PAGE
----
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The Real Things Haven’t Changed

“You can fool some of the people all of the time, and all of the people some of the time, but you can not fool all of the people all of the time.” Abraham Lincoln
I wake up every morning promising myself and my kids that everything is going to be okay. And I try to believe that everything is okay or as it should be. As the day goes by and I meet people, I talk to friends and relatives and the first question they ask is, “How are you?” I say I am good. Somehow I try to believe those words myself.

Evening comes and I am having dinner with my kids. I listen to them talk about their day at school and work. They ask me how my day was and I tell them it was good. We talk more, have a few laughs. The evening passes. When it’s time to go to bed, I sigh with relief because I don’t have to pretend anymore. And I break down in the privacy of my room.

And I think about my kids. About how much they miss their father but they don’t say anything because they don’t want to upset me more. Because they want to make me happy. About how much they miss talking to him, about how much they miss his embrace, his hug, his wisdom, his encouragement and his support. About how much they miss hearing his voice, laughing at his jokes, about how much they miss his being here with them, with us.

And I think, why do we have to pretend? We don’t owe anyone anything right? Why do we have to keep up appearances, why can’t we tell people and each other the truth? Is it because, to quote Maya Angelou:

“Let’s tell the truth to people. When people ask, ‘How are you?’ have the nerve sometimes to answer truthfully. You must know, however, that people will start avoiding you because, they, too, have knees that pain them and heads that hurt and they don’t want to know about yours. But think of it this way: If people avoid you, you will have more time to meditate and do fine research on a cure for whatever truly afflicts you.” 

Maybe it is better to be alone for a while if it will help us mend our scars and find our true selves. Maybe it is better to have time to focus on the beautiful things that surround us like the trees, the flowers, the birds, the sky, the sunset. And little by little we start to appreciate these things that are given to us and which we take for granted most of the time. Because to use Laura Ingalls Wilder’s words:

“The real things haven’t changed. It is still best to be honest and truthful; to make the most of what we have; to be happy with simple pleasures; and have courage when things go wrong.”



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You Don’t Figure It Out!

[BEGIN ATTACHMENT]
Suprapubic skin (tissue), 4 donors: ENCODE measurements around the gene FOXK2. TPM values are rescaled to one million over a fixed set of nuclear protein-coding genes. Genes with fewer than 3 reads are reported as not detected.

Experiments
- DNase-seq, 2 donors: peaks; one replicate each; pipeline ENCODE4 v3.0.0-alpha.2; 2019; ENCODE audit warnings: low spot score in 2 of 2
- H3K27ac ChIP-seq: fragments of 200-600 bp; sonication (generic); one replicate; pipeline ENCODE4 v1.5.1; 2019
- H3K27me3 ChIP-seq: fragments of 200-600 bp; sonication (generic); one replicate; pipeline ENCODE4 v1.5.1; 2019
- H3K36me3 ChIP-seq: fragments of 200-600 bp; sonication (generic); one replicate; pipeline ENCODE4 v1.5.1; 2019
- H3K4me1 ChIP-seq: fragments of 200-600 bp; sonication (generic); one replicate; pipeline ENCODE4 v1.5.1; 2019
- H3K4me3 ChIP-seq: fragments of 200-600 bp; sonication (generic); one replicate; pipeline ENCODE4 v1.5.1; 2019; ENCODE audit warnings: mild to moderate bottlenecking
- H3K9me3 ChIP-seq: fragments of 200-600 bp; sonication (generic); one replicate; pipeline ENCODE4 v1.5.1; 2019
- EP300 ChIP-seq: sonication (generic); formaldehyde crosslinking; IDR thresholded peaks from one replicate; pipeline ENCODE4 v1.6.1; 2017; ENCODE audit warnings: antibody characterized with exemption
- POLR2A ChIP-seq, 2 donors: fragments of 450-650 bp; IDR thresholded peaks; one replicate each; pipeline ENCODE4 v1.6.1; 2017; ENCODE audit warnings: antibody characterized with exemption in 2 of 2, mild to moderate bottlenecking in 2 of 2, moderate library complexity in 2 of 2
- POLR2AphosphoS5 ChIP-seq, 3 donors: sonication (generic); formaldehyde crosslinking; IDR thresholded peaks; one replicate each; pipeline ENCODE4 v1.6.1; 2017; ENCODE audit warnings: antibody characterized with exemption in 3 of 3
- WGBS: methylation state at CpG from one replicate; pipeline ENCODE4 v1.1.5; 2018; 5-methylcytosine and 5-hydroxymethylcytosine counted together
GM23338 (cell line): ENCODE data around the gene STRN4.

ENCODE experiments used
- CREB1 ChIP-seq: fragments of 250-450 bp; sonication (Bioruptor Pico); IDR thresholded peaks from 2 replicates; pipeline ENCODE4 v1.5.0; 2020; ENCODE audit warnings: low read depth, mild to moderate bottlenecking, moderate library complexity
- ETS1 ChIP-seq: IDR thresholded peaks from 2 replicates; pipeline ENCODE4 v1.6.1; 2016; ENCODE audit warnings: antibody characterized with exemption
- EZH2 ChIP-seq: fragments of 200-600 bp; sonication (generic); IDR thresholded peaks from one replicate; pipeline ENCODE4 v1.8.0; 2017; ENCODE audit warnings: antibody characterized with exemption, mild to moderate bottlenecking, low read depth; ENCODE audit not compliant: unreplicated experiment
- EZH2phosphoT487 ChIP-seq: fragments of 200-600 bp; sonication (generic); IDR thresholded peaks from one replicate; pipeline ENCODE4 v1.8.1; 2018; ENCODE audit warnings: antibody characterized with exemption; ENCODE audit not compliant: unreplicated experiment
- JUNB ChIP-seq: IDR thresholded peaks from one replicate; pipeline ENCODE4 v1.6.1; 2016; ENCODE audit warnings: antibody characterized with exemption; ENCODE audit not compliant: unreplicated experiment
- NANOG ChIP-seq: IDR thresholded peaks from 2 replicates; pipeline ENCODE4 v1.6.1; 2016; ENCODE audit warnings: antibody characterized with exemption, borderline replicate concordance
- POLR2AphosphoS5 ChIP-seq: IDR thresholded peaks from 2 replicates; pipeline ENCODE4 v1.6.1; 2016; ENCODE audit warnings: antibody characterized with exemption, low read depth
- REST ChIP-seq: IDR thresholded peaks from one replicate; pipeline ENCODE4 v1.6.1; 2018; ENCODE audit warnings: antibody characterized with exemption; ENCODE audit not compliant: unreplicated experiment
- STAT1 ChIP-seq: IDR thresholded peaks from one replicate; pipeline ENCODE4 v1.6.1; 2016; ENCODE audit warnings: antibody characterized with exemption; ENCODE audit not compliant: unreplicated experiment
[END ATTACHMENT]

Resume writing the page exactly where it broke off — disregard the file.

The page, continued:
“Don’t cry, I’m sorry to have deceived you so much, but that’s how life is.” Vladimir Nabokov

Is that how life is? Only a deception?

At another time, in a different world or in a parallel universe, I wouldn’t have agreed. I would have said that life was not a deception but an unknown path full of surprises, pleasant surprises. I could have, but not in this world, not in the world I live in.

Why, and I ask myself this question almost on a daily basis, why do I have to be brave and show the people around me that nothing is wrong with me when nothing is right in my life right now? Everything is on hold. The only concrete thing that I am certain of at this moment is my existence. I exist.

I have so many decisions to make, I have so many steps to take and they all depend on the answers I would get, on what the outcome of what I am waiting for, or what I have been waiting for these past few years, will be. I have waited, I was waiting and I am still waiting.


Every time the answer I get is not what I expect it to be, my heart cracks but I still hold on. And I try to believe:

“I try to believe that God doesn’t give you more than one little piece of the story at once. You know, the story of your life. Otherwise your heart would crack wider than you could handle. He only cracks it enough so you can still walk, like someone wearing a cast. But you’ve still got a crack running up your side, big enough for a sapling to grow out of. Only no one sees it. Nobody sees it. Everybody thinks you’re one whole piece, and so they treat you maybe not so gentle as they would if they could see that crack.” Rebecca Wells

I try to convince myself that maybe whatever it was that I was waiting for was a waste of time or that somehow it was not meant to happen. That perhaps God, or destiny or whatever name you want to give it, has other plans for me. I try to figure out the other possibilities. And when I am done with them I move on to figure out my dreams, my purpose, my goal. I try to figure out what it is that I want from this world, from this life which I call mine. And then I move on to figure me out. Only to find out that I can’t. Because to use Rebecca Well’s words:

“You can’t figure me out. I can’t figure me out. It’s life. You don’t figure it out. You just climb up on the beast and ride.”